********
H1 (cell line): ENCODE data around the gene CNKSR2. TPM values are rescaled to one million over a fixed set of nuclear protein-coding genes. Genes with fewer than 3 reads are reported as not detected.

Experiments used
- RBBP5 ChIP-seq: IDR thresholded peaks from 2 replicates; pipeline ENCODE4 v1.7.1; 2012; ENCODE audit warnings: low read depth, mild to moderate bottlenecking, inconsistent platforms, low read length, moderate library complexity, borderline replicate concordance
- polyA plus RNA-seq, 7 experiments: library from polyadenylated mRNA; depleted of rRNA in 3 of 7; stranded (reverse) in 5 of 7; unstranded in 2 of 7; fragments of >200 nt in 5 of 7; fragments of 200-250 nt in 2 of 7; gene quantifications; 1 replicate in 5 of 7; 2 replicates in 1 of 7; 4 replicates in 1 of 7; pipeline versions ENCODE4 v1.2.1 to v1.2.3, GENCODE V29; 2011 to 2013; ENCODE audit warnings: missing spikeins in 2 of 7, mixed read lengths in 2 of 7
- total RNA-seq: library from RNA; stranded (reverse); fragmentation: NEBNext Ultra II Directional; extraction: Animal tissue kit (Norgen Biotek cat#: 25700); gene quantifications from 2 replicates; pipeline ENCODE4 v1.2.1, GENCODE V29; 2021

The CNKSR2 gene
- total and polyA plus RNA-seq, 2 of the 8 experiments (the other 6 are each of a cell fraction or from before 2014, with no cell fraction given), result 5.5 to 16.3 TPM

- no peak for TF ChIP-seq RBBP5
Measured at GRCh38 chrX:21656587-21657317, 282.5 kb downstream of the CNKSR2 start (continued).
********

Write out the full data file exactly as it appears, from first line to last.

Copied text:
H1 (cell line): ENCODE data around the gene CNKSR2. TPM values are rescaled to one million over a fixed set of nuclear protein-coding genes. Genes with fewer than 3 reads are reported as not detected.

Experiments used
- RBBP5 ChIP-seq: IDR thresholded peaks from 2 replicates; pipeline ENCODE4 v1.7.1; 2012; ENCODE audit warnings: low read depth, mild to moderate bottlenecking, inconsistent platforms, low read length, moderate library complexity, borderline replicate concordance
- polyA plus RNA-seq, 7 experiments: library from polyadenylated mRNA; depleted of rRNA in 3 of 7; stranded (reverse) in 5 of 7; unstranded in 2 of 7; fragments of >200 nt in 5 of 7; fragments of 200-250 nt in 2 of 7; gene quantifications; 1 replicate in 5 of 7; 2 replicates in 1 of 7; 4 replicates in 1 of 7; pipeline versions ENCODE4 v1.2.1 to v1.2.3, GENCODE V29; 2011 to 2013; ENCODE audit warnings: missing spikeins in 2 of 7, mixed read lengths in 2 of 7
- total RNA-seq: library from RNA; stranded (reverse); fragmentation: NEBNext Ultra II Directional; extraction: Animal tissue kit (Norgen Biotek cat#: 25700); gene quantifications from 2 replicates; pipeline ENCODE4 v1.2.1, GENCODE V29; 2021

The CNKSR2 gene
- total and polyA plus RNA-seq, 2 of the 8 experiments (the other 6 are each of a cell fraction or from before 2014, with no cell fraction given), result 5.5 to 16.3 TPM

- no peak for TF ChIP-seq RBBP5
Measured at GRCh38 chrX:21656587-21657317, 282.5 kb downstream of the CNKSR2 start (continued).